Friday, December 22, 2017

Quick Sips - Shimmer #40

It’s a pair of December stories from Shimmer Magazine that focus on love, on relationships, and on distance. That reveal characters dealing with new realities that their skills and their lives have brought them. Unexpected sentience and unexplored magic. That allow they to experience love and yearning, to brush against acceptance and community, only to have part of that taken away. These are not the happiest of stories, and yet they are both beautiful and alive with feeling, with heart. They show characters trying to make connections despite their fears, despite how their uniqueness might make them targets. And even when things fall apart, the stories show the fragile grace of love and compassion. To the reviews!

Art by Sandro Castelli


“Raise-the-Dead Cobbler” by Andrea Corbin ( words)

This is a touching story about magic and about time, about desire and about relationships. It centers a witch of time, Isabel, as she teams up with fellow-witches Jun and Mason to bring two people back to life. For Mason, his mother (though from a point in time before she had him). For Isabel, an actor from a different era, something of an obsession for her, or a whim (if you can consider grave-robbing a whim). The story follows what happens after the spell is cast and these people return and what it means for everyone involved. The frame of the story is interesting, too, told as a series of recipes that detail what happened, that make every step something of a necessary one in the grand scheme of things, though what it’s making isn’t necessarily clear at first. It could be just the spell to raise people from the dead, but it goes beyond that, deeper than that, and I love how the story approaches the lives of these characters as they learn their craft, their magic, as they lean on each other and help each other and try to find out how to go forward. It’s a story where the moral implications of these spells are heavy, but the characters don’t just shrug them off. Instead they grapple with them and find ways to move and live, to respect each other and themselves, even if things don’t exactly go to plan, even if what the recipe creates is far away from what they expected. What remains is still beautiful, and powerful, and leaves room for further growth. It’s a quiet story, one with a wonderful and complex cast and web of relationships, people wary of magic but also eager to embrace it, to see what it can do, even as they aren’t sure that they can trust it, each other, or themselves. In the end, though, it is trust that I feel the story is about, and the magic of love, be it friendship, romantic partnership, or love subtler still. It’s a fine story with a great feel and lovely flow. Go read it!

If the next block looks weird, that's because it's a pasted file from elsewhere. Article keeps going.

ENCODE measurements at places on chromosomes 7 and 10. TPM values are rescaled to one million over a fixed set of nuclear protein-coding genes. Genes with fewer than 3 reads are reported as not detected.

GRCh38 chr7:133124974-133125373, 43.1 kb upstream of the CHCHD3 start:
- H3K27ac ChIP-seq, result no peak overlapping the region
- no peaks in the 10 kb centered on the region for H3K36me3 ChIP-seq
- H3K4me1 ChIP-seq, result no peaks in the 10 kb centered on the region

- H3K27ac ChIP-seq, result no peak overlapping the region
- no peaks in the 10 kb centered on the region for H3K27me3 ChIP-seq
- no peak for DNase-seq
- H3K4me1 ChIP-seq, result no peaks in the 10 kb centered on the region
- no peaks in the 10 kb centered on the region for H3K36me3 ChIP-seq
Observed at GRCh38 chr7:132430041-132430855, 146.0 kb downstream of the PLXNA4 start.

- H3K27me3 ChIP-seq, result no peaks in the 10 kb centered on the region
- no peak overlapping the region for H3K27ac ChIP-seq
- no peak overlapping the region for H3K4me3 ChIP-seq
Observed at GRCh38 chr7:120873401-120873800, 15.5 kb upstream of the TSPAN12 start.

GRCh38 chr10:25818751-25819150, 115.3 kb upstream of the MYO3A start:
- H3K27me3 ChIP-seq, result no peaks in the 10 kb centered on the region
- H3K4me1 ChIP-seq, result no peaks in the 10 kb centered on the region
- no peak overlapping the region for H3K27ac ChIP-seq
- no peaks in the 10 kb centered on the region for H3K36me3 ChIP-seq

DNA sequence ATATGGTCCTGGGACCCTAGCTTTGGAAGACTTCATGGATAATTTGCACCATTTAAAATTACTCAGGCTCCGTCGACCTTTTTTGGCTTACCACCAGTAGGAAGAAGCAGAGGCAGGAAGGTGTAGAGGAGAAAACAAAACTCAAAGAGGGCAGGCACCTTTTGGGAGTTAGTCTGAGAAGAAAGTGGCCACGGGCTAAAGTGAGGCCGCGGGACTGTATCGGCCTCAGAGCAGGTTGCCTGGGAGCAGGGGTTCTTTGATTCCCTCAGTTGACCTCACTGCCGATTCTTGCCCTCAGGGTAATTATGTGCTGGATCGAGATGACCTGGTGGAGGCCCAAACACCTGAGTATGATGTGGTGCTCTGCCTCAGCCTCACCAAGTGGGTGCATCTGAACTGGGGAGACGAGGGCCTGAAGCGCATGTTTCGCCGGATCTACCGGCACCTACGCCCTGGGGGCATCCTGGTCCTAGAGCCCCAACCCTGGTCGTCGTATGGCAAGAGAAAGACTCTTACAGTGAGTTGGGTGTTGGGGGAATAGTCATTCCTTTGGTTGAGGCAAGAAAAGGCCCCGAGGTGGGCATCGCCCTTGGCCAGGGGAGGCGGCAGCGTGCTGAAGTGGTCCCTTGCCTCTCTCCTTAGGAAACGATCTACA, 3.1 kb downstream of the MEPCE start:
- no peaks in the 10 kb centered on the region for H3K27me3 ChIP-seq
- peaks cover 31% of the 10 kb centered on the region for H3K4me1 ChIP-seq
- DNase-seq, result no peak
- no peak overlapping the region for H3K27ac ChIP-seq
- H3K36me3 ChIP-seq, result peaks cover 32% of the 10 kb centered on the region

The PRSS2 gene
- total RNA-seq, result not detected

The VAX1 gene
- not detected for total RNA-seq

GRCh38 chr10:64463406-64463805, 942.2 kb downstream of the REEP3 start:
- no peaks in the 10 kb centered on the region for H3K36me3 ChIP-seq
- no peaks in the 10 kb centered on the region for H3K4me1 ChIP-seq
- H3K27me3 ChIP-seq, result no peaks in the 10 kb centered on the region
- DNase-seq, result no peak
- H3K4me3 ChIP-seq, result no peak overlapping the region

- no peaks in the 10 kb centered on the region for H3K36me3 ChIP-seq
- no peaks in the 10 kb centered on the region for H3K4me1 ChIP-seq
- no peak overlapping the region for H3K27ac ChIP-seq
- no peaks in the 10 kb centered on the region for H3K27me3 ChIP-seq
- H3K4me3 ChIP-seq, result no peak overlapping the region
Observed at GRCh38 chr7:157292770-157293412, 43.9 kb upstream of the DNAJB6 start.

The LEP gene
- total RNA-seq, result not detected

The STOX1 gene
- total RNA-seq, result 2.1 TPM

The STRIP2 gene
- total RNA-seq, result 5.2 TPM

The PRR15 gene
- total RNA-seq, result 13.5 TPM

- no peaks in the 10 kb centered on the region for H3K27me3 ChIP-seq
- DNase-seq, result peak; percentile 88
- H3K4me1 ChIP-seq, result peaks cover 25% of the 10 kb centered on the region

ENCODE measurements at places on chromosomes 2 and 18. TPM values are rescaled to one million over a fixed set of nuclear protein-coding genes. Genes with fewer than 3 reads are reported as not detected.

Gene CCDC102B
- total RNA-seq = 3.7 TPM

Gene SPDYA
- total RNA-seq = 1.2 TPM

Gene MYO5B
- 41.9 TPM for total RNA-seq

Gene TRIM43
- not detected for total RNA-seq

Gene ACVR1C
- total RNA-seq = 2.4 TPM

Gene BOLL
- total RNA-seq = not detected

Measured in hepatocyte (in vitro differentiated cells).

“The Weight of Sentience” by Naru Dames Sundar ( words)

T-this story...(*wipes tears from eyes*)...damn. This story is about love and faith, sentience and everything that comes with it. It features an android, Trisa, who is “infected” with sentience, who is awakened in a place where to be a sentient android carries a death sentence. The story is dominated by flight and fear, with the need to escape the country of her origin countered by the desire for peace, for some place to be. On the cusp of leaving the country, Trisa meets a man, and her life changes in some serious ways. And I love how the story moves around both the fear and the hope, the dream that is Trisa and the life she wants, a life that has to this point always been about service and servitude, where she never had to face what she wanted. Instead she seemed to hold to the dreams of others. Freedom. Love. Until by feeling these dreams in others she’s able to find the shape of her own desires. And what follows is tender and breathtaking, romantic and heartbreaking. And of course it is, because the setting is one where heartbreak seems inevitable, where Trisa is pursued, seen as less than human, hated because of how she complicates the status quo. And the frustration she feels, the unfairness, is something that pushes the story forward, that allows for a heavier discussion about faith and about love, about justice and the sometimes-grim reality of the world. And gives an ending that for me is beautiful and real, no less intense or devastating for all that it avoids the violence that dominates the opening of the piece. It’s about the quiet of that moment, the intimacy, the difficulty and yes, in some ways still the violence, of what’s happening. That will leave wounds, even if they aren’t visible. That can be seen as a wound on the world itself, a loss that goes deeper than just these two people. It’s not a loss of hope, though, but rather a reason to keep going, to stay alive, to live for a world where that wound can be treated, and healed, and maybe the lives for these two people can be drawn finally together. It’s an amazing story that you should read immediately!


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